Her once beautiful pearly sea foam blue eyes were red rimmed and bloodshot, darting at every unexpected noise or movement; her once silken ebony hair now tangled, knotted, and chopped at odd, uneven layers that covered her face. Her world had lost its color, much like the sickly pale tone of her skin, and had faded away into nothing more than a nightmare. She floated through her sad days much as a ghost would, haunting her school halls, playing melancholy tunes on an invisible keyboard on her lap, keeping sheltered in her mental concrete wall of feigned ignorance and cold, dejected sobriety. The walls came tumbling down as her key necklace was ripped from her neck and into the hands of an unknown stranger, never to be seen again. She then realized how little her existence was worth. How no one noticed, thought, or cared anymore- and she knew she didn’t, either. She no longer saw herself as a key- she could no longer find the potential or worth her Grandmother said she had. She saw nothing. She felt nothing.
No one noticed the new scars on her emaciated arms and hands, or the clean, fresh cuts on her sharp cheekbones. No one saw her pensive, reddened eyes turn suddenly colorless, hollow, and lifeless. And a couple scarcely noticed when the disconsolate young girl was gone. This time for good.
She had gone too far. One cut with a broken beer bottle glass to the wrists was all it took. She was found on her poor excuse for a bed, moldy and too small and worn for her growing, changing body. The cotton around her was stained red, still wet and fresh and teeming with the life and energy that had once fueled the soul of the tragically beautiful girl. The picture looked like a rose opening, enveloping the pale, wintry fairy girl into its petals, curling her into a warm, cruel sleep, her inky hair running over the pillow in one last fleeting hope of living. The mildewed minty green wall shone a brilliant orange in the sunrise over dark finger painted words stained there. It was that exact spot (on the wall facing the only window in the room that was currently capturing the rising sun), where she had stolen words from some of the many poems she had memorized, and in her own blood wrote;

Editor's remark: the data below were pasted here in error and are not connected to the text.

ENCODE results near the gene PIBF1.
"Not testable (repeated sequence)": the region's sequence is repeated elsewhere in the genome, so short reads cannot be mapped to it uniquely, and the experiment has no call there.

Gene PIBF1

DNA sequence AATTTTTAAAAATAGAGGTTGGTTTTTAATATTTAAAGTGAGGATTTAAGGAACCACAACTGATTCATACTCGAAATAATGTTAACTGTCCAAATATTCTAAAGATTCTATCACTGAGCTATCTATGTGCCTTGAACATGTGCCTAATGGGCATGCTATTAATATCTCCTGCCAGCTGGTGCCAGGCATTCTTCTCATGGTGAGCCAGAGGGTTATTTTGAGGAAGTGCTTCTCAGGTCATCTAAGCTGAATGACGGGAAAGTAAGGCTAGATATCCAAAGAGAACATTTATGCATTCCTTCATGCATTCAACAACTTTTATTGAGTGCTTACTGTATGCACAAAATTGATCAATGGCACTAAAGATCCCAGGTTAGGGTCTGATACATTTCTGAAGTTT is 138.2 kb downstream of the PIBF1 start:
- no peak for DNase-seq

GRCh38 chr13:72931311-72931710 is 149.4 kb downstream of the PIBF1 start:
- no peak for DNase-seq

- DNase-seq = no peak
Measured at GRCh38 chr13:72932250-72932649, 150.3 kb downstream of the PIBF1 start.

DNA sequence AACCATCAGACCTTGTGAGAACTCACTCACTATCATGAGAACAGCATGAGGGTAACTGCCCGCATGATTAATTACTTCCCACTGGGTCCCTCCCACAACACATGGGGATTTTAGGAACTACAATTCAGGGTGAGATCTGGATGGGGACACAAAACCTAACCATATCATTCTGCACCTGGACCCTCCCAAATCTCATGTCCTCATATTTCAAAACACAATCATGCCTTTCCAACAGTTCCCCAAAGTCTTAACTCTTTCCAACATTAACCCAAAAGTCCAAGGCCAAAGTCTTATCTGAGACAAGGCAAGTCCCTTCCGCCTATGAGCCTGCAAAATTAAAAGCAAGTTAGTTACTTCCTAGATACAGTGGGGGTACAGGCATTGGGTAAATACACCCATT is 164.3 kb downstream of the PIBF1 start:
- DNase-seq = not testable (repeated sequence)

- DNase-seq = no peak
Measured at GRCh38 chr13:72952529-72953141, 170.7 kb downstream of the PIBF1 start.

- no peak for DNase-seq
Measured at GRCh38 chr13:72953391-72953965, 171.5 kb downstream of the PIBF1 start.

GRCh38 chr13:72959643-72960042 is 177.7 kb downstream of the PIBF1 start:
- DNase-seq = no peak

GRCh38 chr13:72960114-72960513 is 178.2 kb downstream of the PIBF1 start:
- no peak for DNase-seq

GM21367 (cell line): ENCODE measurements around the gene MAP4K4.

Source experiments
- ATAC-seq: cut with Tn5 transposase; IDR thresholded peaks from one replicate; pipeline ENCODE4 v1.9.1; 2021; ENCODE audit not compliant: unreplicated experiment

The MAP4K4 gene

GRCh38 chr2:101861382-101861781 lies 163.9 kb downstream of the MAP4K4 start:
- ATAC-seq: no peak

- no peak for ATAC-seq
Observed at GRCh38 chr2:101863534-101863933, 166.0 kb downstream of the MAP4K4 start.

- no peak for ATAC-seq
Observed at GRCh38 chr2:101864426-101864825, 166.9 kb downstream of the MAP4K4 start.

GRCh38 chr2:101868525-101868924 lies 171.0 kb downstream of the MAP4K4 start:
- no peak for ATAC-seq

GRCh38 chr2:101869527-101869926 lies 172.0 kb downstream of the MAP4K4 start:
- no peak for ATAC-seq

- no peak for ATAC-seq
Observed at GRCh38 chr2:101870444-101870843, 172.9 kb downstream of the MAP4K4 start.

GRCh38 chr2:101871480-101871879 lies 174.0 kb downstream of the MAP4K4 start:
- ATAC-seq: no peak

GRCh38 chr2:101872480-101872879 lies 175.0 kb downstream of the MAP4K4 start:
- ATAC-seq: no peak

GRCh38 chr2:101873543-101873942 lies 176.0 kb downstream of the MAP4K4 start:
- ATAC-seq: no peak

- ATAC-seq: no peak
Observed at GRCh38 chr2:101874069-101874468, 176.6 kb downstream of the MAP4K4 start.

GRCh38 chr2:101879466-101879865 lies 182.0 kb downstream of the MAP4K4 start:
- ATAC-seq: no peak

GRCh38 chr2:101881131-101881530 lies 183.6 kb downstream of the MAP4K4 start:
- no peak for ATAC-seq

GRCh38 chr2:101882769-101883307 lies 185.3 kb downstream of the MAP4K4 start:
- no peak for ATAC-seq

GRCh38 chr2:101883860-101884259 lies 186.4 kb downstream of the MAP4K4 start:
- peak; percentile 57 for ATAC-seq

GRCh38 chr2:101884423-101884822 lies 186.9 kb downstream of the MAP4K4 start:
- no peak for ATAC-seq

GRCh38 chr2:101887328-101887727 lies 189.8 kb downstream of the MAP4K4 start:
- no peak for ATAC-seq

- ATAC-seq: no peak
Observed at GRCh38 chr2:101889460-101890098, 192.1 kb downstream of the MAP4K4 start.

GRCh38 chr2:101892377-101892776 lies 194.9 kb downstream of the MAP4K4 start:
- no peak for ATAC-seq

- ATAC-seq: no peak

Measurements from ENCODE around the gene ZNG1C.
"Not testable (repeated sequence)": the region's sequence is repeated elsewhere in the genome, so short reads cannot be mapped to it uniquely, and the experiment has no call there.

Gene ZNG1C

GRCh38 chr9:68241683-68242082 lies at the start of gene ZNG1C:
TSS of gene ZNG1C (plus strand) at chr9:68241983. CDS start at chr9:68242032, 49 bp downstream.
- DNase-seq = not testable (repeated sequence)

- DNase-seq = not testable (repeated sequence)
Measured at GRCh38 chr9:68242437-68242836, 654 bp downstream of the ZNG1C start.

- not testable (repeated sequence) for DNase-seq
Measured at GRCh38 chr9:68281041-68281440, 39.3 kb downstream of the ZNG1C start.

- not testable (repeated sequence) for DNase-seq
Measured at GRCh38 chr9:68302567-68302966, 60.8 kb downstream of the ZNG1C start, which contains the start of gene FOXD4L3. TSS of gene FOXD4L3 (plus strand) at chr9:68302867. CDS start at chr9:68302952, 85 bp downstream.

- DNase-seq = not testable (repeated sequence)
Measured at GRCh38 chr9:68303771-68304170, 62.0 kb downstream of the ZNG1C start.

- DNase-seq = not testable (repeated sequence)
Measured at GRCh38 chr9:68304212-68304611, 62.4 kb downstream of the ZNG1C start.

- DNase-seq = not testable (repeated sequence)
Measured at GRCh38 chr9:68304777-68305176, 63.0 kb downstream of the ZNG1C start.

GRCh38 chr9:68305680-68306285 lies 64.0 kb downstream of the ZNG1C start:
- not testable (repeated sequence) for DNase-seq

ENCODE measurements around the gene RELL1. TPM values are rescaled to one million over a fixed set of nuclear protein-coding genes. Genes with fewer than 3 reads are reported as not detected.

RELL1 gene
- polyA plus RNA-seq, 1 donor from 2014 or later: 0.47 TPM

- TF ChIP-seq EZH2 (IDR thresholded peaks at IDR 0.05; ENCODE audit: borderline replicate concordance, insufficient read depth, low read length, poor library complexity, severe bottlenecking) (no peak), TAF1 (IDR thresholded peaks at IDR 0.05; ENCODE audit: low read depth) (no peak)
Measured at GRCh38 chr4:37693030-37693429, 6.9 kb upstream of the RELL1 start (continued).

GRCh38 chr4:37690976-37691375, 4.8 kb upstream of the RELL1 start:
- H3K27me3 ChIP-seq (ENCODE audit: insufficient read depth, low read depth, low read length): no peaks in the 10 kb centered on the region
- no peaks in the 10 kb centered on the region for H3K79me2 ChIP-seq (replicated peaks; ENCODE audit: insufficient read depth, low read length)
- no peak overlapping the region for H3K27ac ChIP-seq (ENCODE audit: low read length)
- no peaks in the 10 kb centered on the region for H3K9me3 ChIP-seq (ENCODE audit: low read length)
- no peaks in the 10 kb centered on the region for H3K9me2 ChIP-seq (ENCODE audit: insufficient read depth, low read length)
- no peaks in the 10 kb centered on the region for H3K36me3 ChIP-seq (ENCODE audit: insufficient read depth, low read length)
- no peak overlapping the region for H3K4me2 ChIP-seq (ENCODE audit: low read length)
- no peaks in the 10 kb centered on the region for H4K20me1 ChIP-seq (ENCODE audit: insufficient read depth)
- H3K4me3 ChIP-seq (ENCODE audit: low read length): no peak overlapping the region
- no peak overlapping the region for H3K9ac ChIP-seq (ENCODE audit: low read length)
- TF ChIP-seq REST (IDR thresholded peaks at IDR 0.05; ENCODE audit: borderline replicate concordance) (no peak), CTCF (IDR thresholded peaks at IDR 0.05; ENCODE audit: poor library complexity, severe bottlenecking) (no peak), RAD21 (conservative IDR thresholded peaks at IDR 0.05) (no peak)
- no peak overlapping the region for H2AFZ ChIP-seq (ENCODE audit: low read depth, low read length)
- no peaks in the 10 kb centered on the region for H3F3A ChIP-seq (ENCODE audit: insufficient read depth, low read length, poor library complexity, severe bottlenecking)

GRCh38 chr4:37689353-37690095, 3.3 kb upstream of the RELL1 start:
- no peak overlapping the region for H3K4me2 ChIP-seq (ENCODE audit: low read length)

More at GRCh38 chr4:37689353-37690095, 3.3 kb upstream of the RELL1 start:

“Fare the well!- thus disunited, Torn from every nearer tie, Seared in heart, and lone, and blighted, More than this I scarce can die.”

“There is nothing to trouble any heart; Nothing to hurt at all. Death is only a quiet door, In an old wall.”

And in one lone corner of the wall, where the blood ran thin, and the font was its weakest, she had written;

“When dreamless rest is mine I shall not need, The tenderness for which I long tonight.”


She found her happily ever after. Just not in the way most princesses would.


But she was the most realistic, the most beautiful, the most amazing, headstrong princess there ever was. And not even the cruel course of humanity could take away that fact.